‘I don’t think I am drinking enough these days,’ said the rose petal to no one in particular. ‘I feel a bit dehydrated and it’s not good for my complexion.’She looked at the petal over on her right with slight envy, noticing a marked difference in tone.
A ladybug, who was lazily crawling up the side of the rosebush overheard. ‘Don’t worry about it. Drinking is overrated, a fad if you ask me,’ he said.
‘It’s easy for you to say,’ the petal said, ‘you have legs but I am stuck here perched on a rosebush. Why they had to plant us in the sunniest spot in the garden is beyond me. Have they no compassion?’
The petal sighed which caused her to droop a little more. The brighter colored petal on her left looked at her with some disdain and said: ‘You haven’t used the treatment I recommended. Dew drops should be applied daily from left to right.’ She twisted a little to show off how rosy she still looked and started to hum with satisfaction.
The first rose petal was silent for a long time. A small stirring made her come back from her reverie and when she looked up she saw that the smaller petal on her left had disappeared. Another stirring and she realized that she and the haughty one were the only two petals left on the stem: ‘where did they all go? What happened to little Amy and Jenny? And our cousins Lois and Sarah? Look, our entire extended family is gone! It’s just you and me now.’ She began to cry.
‘I know what happened’ said the haughty one. ‘They didn’t follow my treatment’. She began to hum again, completely untouched by the disappearance of her close relatives. ‘Don’t worry, they’ll be back soon,’ she said.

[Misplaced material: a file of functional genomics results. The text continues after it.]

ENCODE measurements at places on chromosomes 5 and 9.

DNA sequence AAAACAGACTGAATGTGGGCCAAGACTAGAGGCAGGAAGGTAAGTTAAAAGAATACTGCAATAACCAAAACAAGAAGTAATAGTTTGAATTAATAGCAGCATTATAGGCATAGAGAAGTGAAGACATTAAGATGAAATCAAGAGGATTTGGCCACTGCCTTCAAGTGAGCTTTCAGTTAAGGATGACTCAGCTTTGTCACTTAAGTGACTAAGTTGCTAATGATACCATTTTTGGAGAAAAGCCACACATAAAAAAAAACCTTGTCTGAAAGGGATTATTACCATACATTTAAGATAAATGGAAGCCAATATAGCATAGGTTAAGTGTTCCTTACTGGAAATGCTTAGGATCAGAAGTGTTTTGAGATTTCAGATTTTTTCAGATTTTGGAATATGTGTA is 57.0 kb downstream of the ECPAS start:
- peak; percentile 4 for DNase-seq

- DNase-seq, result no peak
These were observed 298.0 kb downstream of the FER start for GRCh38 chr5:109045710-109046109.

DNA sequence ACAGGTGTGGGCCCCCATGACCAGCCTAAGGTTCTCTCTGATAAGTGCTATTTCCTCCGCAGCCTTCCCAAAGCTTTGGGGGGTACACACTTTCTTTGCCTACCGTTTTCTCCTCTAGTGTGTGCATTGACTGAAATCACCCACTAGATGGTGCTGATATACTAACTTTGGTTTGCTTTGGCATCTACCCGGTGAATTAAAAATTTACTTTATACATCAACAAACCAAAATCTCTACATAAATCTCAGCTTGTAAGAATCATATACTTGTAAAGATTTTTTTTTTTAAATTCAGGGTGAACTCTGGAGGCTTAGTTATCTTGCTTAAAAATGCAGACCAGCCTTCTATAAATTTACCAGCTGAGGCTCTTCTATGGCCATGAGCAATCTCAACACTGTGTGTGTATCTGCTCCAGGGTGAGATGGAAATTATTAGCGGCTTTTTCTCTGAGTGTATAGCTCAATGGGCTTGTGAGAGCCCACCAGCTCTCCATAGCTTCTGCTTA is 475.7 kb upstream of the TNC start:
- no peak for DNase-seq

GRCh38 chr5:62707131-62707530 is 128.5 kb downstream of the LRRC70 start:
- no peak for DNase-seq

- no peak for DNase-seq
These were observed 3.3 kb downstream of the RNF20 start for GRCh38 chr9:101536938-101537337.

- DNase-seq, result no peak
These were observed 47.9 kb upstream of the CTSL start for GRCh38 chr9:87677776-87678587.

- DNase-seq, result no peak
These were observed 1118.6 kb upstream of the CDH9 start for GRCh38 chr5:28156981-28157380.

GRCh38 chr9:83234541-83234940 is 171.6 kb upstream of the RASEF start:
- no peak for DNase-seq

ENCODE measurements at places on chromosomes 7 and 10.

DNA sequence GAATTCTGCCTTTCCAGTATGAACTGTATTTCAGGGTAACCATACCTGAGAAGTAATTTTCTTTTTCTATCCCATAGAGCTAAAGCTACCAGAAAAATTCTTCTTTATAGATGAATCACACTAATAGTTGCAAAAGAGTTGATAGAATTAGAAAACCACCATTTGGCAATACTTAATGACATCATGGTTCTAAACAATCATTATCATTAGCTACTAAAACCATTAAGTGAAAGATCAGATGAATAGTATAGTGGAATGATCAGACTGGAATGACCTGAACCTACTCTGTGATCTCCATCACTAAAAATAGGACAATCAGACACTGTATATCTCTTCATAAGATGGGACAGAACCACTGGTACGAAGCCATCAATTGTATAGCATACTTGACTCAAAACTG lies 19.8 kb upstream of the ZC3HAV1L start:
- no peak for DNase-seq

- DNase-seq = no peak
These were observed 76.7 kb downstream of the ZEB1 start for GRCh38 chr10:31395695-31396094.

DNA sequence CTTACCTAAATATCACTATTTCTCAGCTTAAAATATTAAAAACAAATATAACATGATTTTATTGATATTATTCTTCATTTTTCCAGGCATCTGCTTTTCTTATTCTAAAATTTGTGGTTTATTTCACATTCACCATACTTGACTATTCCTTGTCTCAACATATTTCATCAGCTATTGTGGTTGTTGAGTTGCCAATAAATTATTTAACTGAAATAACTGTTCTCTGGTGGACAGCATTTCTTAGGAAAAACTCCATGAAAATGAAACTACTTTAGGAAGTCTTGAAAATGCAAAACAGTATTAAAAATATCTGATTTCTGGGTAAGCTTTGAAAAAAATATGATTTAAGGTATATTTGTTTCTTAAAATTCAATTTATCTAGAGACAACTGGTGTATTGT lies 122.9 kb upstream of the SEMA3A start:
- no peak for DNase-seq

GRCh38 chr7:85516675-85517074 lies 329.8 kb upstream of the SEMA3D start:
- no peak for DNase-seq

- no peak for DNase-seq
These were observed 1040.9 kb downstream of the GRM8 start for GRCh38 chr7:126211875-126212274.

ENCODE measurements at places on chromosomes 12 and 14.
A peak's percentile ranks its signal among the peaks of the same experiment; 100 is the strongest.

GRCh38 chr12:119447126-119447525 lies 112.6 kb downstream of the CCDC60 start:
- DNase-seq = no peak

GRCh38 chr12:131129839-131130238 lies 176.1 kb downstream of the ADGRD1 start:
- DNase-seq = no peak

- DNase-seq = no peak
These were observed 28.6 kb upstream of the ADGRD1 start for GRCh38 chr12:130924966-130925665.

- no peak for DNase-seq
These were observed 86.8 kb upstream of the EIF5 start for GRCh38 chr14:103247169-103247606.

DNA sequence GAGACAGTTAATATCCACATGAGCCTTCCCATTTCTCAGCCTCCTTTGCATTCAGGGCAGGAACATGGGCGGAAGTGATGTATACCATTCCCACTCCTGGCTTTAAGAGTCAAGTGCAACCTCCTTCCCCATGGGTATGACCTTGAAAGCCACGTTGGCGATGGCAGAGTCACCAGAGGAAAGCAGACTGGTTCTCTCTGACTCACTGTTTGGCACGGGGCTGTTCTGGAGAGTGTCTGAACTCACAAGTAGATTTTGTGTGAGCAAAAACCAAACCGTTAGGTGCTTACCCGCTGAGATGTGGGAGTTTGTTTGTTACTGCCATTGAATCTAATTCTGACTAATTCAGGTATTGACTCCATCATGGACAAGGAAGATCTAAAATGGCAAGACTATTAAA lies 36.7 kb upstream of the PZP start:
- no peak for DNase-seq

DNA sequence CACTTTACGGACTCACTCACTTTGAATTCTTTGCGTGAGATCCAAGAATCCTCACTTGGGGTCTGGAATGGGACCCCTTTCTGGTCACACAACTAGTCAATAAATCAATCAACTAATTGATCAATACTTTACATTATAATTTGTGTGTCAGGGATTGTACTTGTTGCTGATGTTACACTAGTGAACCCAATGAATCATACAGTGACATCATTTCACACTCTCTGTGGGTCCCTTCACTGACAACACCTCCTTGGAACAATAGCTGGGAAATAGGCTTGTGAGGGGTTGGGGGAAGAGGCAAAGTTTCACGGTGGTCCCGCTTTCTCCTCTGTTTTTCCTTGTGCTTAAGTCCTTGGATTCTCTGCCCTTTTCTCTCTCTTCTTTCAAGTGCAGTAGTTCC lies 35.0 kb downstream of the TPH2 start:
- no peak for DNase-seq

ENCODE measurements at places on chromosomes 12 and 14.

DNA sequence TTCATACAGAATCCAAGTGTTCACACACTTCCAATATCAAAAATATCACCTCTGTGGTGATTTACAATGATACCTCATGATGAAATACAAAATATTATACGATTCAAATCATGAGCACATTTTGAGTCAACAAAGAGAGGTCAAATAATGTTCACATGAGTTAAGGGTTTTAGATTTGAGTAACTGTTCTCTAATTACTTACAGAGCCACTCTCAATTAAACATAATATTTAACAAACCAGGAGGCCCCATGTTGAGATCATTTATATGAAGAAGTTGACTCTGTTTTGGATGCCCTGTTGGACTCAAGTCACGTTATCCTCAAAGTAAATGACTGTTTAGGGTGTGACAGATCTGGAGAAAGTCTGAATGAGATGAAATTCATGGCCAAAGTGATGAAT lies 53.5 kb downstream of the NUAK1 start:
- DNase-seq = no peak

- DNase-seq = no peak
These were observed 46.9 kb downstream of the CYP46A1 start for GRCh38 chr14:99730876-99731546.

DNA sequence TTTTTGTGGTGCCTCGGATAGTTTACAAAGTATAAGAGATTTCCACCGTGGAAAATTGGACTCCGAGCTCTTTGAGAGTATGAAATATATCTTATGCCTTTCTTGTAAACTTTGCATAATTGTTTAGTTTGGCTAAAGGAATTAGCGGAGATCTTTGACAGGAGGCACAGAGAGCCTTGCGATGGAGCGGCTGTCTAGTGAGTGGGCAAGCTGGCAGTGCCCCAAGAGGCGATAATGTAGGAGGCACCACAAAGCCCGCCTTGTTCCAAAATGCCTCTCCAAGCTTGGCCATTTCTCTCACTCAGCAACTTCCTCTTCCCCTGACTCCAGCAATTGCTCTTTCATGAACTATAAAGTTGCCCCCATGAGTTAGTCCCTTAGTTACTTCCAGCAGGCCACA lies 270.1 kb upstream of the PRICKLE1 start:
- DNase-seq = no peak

‘What are you talking about? They won’t be back! That’s why nobody knows where they went,’ said the first petal. ‘I heard stories about them falling and falling.. But no one comes BACK to tell us what really happens. Oh my goodness, I am starting to feel weak at the thought,’ said the faded pink petal and drooped even more.
The second petal started to feel nostalgic. ‘I remember how cosey it was when we were tiny babies, all curled up in a single bud. We were so happy then, all together…’
‘Yes, and when we started to develop, we met quite a few interesting characters. Do you remember the monarch butterfly that tickled you until you almost fell off laughing? And those nasty earwigs trying to chew holes in us. I just wish those days had lasted a bit longer,’ said the first petal staring in the distance.
They were both crying now. The haughty petal finally said: ‘Enough. We are losing too much moisture with all those tears.’ She sniffed a few times, being careful not to sneeze. She had seen what happens if you sneeze too hard. Her aunt Mildred disappeared after a heavy bout of sneezing. And she never came back, that’s true.
Instead she said: ‘I have heard that some branches of our family can live up to 10 days! Someone must have messed with their genes, if you ask me. It’s not natural. I have seen pictures of Rosaline, my second cousin twice removed. She looks amazing for her age, but her husband told my uncle that her skin feels like sandpaper.’
‘Maybe that’s not such a bad deal. Look at me now! I feel the wrinkles piling up on my edges and I am shrinking by the day. I must look a sight,’ said the first petal.
‘No dear, you look fine,’ lied the second petal. ‘Distinguished I would call it. And we are lucky to still be here with all our cousins having fallen off. Let’s count our blessings.’
Then, without warning, a strong wind swept through the garden. The pink petal wanted to say how grateful she was for her neighbor’s kind words, but then she realized that she was alone. And she was ok with that. She was finally ready to fall and be free. *